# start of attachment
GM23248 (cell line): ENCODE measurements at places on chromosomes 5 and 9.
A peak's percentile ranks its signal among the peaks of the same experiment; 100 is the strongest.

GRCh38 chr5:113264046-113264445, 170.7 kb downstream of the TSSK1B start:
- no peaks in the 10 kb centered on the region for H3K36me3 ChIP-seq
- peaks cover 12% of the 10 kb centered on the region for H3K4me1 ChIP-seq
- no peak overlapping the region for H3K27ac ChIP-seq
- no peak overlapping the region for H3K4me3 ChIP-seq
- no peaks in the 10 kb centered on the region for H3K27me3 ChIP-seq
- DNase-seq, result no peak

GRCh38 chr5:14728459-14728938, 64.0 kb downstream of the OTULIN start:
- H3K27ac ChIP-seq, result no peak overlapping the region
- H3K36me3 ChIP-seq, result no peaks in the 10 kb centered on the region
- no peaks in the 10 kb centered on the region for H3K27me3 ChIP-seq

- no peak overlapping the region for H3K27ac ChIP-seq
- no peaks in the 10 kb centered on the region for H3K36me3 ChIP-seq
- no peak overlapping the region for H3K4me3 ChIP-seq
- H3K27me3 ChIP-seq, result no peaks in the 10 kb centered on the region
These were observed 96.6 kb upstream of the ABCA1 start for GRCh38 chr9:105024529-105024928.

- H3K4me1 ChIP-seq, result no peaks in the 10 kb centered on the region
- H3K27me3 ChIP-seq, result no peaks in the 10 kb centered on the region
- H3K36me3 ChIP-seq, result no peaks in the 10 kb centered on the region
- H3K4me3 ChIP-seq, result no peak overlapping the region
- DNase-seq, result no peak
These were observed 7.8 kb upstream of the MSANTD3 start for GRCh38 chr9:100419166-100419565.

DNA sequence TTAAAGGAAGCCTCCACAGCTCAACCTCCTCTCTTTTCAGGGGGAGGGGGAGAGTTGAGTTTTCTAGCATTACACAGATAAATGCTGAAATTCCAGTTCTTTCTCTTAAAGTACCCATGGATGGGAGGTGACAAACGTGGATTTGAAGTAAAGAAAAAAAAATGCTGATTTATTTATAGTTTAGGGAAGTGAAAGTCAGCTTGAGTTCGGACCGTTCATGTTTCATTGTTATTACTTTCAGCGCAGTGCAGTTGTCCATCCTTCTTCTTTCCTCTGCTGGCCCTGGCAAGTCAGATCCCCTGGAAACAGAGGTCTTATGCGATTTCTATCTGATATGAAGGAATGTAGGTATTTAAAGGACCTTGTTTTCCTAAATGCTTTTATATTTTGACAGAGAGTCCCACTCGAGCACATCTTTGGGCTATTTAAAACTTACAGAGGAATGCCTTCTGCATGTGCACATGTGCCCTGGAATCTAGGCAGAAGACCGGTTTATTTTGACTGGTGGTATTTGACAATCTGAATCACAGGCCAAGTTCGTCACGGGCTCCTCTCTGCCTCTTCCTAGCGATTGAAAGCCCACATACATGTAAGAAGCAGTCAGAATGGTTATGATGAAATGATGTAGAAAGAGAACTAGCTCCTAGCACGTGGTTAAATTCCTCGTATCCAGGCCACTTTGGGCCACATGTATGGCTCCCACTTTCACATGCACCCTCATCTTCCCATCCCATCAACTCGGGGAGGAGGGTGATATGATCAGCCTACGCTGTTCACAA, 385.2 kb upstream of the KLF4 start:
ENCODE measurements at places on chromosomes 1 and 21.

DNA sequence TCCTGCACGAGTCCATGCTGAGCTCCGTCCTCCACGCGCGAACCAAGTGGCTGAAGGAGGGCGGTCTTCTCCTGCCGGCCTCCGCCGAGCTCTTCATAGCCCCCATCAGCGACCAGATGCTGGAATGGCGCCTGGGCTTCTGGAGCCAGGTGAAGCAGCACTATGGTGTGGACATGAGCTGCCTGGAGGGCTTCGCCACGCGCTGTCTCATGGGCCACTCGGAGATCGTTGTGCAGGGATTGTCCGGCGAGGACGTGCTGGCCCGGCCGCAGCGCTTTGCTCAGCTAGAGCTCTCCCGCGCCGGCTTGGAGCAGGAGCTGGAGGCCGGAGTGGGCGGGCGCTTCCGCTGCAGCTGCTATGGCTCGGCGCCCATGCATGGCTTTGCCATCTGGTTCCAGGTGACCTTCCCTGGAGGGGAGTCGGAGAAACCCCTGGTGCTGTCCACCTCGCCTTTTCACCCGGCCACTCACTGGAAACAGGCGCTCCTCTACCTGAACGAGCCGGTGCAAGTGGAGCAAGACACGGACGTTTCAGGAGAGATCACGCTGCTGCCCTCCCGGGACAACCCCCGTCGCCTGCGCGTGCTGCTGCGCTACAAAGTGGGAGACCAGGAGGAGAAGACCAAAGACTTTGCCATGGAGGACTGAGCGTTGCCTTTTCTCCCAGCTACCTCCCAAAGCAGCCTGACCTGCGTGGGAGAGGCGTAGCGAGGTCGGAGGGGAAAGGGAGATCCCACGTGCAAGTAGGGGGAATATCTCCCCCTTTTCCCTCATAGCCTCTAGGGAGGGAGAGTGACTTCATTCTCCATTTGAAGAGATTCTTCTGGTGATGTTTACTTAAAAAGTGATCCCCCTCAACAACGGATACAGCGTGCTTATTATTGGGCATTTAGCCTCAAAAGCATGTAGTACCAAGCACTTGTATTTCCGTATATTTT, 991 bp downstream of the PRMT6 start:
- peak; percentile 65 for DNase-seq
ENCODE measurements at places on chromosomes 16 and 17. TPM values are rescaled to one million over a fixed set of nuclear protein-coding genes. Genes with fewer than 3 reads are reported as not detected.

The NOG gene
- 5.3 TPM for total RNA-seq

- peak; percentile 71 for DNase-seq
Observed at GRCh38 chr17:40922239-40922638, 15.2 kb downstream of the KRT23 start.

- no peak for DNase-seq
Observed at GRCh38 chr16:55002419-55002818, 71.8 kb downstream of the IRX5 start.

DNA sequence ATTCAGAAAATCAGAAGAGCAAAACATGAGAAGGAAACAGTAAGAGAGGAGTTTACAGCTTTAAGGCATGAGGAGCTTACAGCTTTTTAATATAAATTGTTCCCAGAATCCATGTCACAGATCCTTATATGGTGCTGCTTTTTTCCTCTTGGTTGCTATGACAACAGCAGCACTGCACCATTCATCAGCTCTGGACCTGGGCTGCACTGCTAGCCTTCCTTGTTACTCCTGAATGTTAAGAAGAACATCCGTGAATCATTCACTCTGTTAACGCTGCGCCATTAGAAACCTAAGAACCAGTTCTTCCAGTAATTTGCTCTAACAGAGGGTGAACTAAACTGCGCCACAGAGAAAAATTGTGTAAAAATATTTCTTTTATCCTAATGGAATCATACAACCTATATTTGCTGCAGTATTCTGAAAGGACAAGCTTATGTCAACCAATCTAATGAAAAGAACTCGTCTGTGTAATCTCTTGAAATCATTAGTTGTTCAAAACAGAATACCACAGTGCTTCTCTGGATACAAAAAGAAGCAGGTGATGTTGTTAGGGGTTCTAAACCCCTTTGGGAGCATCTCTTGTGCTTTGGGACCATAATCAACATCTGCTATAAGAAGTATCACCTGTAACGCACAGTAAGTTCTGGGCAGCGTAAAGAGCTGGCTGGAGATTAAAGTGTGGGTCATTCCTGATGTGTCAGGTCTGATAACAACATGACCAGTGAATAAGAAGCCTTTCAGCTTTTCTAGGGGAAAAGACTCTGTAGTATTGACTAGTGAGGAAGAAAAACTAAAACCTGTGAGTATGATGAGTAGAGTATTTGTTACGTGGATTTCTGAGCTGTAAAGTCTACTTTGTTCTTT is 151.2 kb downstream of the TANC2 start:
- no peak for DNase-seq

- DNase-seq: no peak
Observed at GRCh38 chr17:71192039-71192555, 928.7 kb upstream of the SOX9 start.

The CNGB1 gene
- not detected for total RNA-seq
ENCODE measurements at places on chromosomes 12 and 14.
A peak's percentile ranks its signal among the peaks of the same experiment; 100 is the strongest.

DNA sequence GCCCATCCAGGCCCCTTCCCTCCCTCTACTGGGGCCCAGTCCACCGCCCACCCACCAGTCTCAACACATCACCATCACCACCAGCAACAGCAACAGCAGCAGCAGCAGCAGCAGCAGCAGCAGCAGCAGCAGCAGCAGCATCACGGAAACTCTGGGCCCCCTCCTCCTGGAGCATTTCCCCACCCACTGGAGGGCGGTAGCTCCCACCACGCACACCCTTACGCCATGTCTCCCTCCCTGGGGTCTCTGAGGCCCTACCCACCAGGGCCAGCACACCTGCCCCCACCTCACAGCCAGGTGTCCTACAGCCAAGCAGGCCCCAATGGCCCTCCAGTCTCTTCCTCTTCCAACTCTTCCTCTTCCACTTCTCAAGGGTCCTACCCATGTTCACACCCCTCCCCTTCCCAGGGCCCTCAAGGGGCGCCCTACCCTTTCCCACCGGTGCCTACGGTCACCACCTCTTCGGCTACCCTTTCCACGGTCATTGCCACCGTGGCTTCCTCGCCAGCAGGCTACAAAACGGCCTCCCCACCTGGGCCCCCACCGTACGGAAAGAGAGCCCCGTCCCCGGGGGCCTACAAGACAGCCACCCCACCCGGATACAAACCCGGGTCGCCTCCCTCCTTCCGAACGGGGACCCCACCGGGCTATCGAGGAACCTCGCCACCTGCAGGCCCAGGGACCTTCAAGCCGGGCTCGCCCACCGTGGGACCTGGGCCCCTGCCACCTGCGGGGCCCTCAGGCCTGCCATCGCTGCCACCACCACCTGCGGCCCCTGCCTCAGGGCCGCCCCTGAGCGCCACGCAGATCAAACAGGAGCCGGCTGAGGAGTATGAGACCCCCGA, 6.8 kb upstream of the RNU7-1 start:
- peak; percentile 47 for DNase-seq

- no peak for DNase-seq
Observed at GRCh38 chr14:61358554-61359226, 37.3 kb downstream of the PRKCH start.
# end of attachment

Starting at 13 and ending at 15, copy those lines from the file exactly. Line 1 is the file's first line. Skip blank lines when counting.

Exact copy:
- no peaks in the 10 kb centered on the region for H3K27me3 ChIP-seq

- no peak overlapping the region for H3K27ac ChIP-seq
- no peaks in the 10 kb centered on the region for H3K36me3 ChIP-seq